Wildlife Sightings and News - Winter 2018
The End is Nigh...
The end of winter is now within sight, it will not be long before the Dargle and the rest of the Midlands starts to creep out of it's brown winter hibernation colours and greets us with the bright fresh green of spring! Until then, please enjoy the lovely images captured below by some of our enthusiastic members during winter, showcasing the beauty that is still all around us even when we think everyone and everything has disappeared. 

Not all of the images which were submitted to us made it into the Winter Diaries, so please click the button below to view all the images on the Dargle Facebook page.  
Facebook Sightings
Wildlife Sightings
Did you know that you can enjoy past editions of the Dargle Wildlife Sightings? It's always interesting to compare different years and seasons, to see what was flowering then or when the swallows left or returned.
Past Sightings
Sandra & Pat Merrick - Albury Farm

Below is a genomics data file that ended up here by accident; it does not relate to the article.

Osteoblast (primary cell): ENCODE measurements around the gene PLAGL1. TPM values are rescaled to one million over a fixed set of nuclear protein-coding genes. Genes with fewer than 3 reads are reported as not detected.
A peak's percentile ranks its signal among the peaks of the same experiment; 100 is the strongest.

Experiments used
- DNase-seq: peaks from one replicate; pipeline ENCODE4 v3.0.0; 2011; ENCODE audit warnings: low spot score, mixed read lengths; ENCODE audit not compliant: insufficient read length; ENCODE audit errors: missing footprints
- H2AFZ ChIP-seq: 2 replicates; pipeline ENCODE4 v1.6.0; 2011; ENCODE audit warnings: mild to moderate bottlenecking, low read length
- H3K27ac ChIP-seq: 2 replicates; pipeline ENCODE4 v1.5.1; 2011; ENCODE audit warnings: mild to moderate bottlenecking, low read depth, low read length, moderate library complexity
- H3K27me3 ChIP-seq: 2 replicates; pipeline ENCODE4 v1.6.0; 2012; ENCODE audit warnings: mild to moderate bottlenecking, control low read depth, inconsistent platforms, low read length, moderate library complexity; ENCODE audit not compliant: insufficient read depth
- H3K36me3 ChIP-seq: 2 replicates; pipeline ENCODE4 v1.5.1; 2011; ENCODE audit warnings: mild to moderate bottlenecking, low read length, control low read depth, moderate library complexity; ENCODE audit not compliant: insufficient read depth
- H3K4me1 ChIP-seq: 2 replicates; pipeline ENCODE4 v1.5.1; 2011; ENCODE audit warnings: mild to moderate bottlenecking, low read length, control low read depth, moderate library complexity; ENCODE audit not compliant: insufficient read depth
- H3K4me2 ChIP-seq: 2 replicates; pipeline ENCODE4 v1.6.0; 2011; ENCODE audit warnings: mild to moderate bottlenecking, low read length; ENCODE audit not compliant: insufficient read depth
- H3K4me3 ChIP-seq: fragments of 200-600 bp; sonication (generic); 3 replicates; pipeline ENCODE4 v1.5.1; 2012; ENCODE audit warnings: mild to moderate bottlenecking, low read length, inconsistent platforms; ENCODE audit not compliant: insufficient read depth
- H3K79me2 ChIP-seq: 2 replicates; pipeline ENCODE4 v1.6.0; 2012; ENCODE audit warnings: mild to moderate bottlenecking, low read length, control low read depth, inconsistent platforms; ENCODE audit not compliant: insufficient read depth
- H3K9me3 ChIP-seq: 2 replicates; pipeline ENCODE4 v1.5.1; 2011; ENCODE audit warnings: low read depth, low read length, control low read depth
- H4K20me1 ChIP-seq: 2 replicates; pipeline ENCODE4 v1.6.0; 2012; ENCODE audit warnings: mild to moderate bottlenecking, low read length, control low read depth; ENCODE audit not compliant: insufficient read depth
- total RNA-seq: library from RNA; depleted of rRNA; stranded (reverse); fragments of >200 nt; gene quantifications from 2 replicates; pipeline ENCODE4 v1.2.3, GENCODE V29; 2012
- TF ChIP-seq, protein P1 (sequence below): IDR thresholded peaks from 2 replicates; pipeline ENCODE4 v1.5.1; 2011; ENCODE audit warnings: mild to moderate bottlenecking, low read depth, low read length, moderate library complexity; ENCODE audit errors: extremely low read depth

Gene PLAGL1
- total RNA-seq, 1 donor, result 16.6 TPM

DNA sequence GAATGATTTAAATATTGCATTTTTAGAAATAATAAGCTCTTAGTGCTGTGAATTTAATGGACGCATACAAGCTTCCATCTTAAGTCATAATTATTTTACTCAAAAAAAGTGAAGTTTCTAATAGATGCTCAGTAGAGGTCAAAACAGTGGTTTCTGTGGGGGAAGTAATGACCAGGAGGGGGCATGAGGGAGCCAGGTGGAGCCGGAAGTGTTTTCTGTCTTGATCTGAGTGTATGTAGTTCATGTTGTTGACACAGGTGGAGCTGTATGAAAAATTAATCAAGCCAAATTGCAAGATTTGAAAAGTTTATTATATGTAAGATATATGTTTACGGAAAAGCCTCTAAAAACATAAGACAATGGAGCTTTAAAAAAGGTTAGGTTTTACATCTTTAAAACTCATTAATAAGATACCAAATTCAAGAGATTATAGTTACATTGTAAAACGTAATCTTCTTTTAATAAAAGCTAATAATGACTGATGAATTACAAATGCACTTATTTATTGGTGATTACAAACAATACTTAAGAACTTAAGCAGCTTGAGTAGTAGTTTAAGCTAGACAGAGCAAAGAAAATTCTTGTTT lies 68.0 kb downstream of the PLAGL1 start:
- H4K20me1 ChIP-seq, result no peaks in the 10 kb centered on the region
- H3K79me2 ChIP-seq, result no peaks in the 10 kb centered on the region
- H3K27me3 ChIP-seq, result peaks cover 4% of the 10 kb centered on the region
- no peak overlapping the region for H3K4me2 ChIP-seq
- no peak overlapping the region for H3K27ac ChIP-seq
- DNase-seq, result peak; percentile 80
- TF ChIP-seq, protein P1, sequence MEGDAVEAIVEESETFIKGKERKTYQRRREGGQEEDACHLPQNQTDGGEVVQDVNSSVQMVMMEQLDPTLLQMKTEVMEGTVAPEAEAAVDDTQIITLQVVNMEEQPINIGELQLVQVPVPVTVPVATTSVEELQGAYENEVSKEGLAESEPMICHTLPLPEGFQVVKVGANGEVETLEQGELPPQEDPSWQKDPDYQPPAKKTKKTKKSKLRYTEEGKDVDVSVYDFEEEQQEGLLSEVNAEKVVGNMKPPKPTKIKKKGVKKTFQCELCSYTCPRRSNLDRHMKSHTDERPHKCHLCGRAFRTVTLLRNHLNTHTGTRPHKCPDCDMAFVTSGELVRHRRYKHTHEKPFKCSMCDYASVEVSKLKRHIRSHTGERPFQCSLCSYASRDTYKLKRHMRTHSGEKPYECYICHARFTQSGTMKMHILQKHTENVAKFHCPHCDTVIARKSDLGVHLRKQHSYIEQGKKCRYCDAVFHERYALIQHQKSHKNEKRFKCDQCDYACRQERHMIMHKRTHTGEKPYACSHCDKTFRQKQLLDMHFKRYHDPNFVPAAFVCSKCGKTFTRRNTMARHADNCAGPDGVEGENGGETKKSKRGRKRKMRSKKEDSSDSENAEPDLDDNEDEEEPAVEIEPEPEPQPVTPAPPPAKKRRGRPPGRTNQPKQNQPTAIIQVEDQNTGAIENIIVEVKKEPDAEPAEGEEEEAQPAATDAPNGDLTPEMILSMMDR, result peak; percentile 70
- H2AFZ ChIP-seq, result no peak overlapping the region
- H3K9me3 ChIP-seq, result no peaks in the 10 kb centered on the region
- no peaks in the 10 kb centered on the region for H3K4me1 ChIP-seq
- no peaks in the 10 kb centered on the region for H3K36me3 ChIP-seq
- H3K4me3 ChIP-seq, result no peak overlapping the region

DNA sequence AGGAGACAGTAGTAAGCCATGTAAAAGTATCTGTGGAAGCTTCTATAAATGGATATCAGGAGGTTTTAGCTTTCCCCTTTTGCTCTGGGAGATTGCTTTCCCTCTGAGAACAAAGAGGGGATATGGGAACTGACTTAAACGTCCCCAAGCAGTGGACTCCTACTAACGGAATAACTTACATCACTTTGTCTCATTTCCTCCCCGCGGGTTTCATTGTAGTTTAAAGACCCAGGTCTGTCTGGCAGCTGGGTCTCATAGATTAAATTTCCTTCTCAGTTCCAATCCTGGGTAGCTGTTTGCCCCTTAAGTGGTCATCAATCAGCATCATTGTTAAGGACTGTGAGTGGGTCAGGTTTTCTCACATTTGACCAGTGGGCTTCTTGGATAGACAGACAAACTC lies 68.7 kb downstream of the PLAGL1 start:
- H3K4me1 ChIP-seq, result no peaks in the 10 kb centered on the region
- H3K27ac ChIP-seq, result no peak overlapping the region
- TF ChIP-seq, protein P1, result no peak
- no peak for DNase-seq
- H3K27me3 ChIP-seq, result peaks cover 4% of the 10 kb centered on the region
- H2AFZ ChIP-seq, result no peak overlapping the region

The wattle cranes still visit us and sometimes sleep the night in the dam which  is sadly disappearing. On one particularly hot day the one crane swam and splashed around for half an hour. The other one looked on and did not budge even when he came out and spread his wings out to dry. One day there was a commotion of noise near the dam. There were 3 blue crane and one was being chased by the other 2. It went on for ten minutes running all over the place.  I think it could only be another male intruder trying to get the females attention. The next day there were 4 blue crane on the dam wall. Not sure if the juveniles had returned or that a pair of crane were visiting. A hammerkop visits the garden periodically and one day picked up what I thought was a large piece of poop. Pat says its a stick. Not sure what he did with it as he flew off with it! There are plenty sunbirds sipping from an abundance of flowering aloes and pig ear succulents. The buffstreaked chats are still hanging around the garden and occasionally see the common stonechat.On some days I am fortunate to see a flash of red and grab my camera but this greater collared sunbird is very quick around the garden. I did however manage to get some good pictures one day in front of the study while he sucked on an aloe flower for some time. On another day a cape robin visited and sat on the verandah table next to my camera which is always at the ready. I had to quickly run in and fetch my other one.